To be fair, there are some excellent voices on BAI’s air today, but—except for Earl Caldwell and Ibrahim Gonzales, they were not heard from during the backstroking celebration. There also was no mention of many extraordinary people who gave WBAI life a few years back—the forgotten foundation. For a brief moment, the old-timers stopped talking about themselves and turned to race and ethnicity. When somebody wrongly claimed to have been BAI’s first black audio engineer, no one corrected him—that distinction actually goes to Tom Tracy, whom I brought over from WNEW when I became station manager. They also forgot Joanne Grant, a black lady who became the first female News Director, and the wonderful Taña De Gamez a Spanish lady of great intellect who authored many books and whose weekly program, Latin American World, on more than one occasion brought a call from a network asking for permission to use something she had uncovered. Taña's program was eventually censored and when she complained, they fired her on the ludicrous grounds that her Spanish accent was "difficult for listeners to understand"!
The self-congratulatory group also failed to mention WBAI’s Programs for Young People, which were superb and unlike anything else offered to children on New York's air. Also no mention of the fact that we offered an amazing diversity of authoritative speakers on the air, in the fields of politics, arts and sciences: Andrew Sarris was our film critic, John Corigliano our Music Director, his volunteer assistant was a shy young lady named Yoko Ono. Gunther Schuller had a regular program, as did Ayn Rand and Marian McPartland. Jazz programs were conducted by the likes of John Coltrane, Jimmy Rushing, Eddie Condon and Toshiko Akiyoshi, to mention but a few. America’s top jazz writers were also regulars. We adapted and produced great plays, challenged convention by taking up tabu subjects and excelled when it came to documentaries. “This Little Light”, for example, was an extraordinary series of reports from the heart of the Civil Rights struggle. We received an unsolicited $10,000 grant earmarked for civil rights coverage. fIt came from something called the Taconic Foundation with instructions not to credit them. That’s not a lot of money today, but we used it well back in the Sixties and I invested some of it in wireless microphones, a pioneering move that allowed our reporters to covertly tape conversations with bigoted officials who otherwise would have refused interviews. There also was no mention yesterday of Marcia Thompson, a wonderful, brave staffer who went home to Tuscaloosa Alabama one Christmas and secretly recorded an outdoor KKK meeting as well as discussions of race that took place in her family living room. Marcia’s father was the local Chief of Police, which made it all the more interesting. We received requests for permission to air her programs from the BBC, Danish Radio, and a little old lady in Detroit whose husband had given her an FM station.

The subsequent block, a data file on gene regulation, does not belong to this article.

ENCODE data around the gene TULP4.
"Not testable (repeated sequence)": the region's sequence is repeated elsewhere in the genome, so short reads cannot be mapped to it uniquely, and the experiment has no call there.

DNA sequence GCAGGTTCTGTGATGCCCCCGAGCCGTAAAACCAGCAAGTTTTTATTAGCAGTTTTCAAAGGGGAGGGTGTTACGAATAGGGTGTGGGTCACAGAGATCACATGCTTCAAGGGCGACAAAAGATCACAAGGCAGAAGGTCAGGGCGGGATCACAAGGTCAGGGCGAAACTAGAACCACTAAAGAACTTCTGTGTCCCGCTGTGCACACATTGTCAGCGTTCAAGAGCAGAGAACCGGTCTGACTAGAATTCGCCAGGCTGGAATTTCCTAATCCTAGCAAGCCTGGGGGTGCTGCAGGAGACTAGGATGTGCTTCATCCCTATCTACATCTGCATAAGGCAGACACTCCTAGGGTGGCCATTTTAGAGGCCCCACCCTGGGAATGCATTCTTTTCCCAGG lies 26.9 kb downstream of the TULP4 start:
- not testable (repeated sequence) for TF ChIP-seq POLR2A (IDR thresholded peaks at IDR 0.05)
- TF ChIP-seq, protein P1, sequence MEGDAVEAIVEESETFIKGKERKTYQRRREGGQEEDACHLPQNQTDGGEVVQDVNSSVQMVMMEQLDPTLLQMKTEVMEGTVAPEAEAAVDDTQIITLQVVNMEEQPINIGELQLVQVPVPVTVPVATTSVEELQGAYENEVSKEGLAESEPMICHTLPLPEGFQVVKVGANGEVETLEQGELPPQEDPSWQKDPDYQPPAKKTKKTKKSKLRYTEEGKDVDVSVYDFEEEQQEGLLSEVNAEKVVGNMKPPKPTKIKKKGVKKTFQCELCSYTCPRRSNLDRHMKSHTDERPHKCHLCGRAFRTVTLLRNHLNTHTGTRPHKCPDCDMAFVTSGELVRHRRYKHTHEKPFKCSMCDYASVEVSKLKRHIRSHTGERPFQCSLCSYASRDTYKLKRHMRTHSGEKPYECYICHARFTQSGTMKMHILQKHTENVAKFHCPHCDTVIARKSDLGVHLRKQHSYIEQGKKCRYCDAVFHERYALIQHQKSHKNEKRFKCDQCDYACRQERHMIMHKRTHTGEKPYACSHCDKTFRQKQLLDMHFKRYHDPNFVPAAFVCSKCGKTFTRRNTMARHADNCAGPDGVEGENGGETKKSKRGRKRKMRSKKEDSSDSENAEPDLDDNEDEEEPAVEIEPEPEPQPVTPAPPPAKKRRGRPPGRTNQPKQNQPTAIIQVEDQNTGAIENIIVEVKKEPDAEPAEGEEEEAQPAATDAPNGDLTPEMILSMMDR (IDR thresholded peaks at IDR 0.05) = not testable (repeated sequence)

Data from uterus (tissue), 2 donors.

This is the sort of thing they should have been talking about, not themselves. They also should have played excerpts from some of these great programs, but this was not really about celebrating WBAI. That is such a shame.
Following this post, we move back to 1965 and WBAI's fifth anniversary. We didn't have fifty years to look back on, but I think we used the first five quite well. Please click on the images to make them readable—a second click will further enlarge them..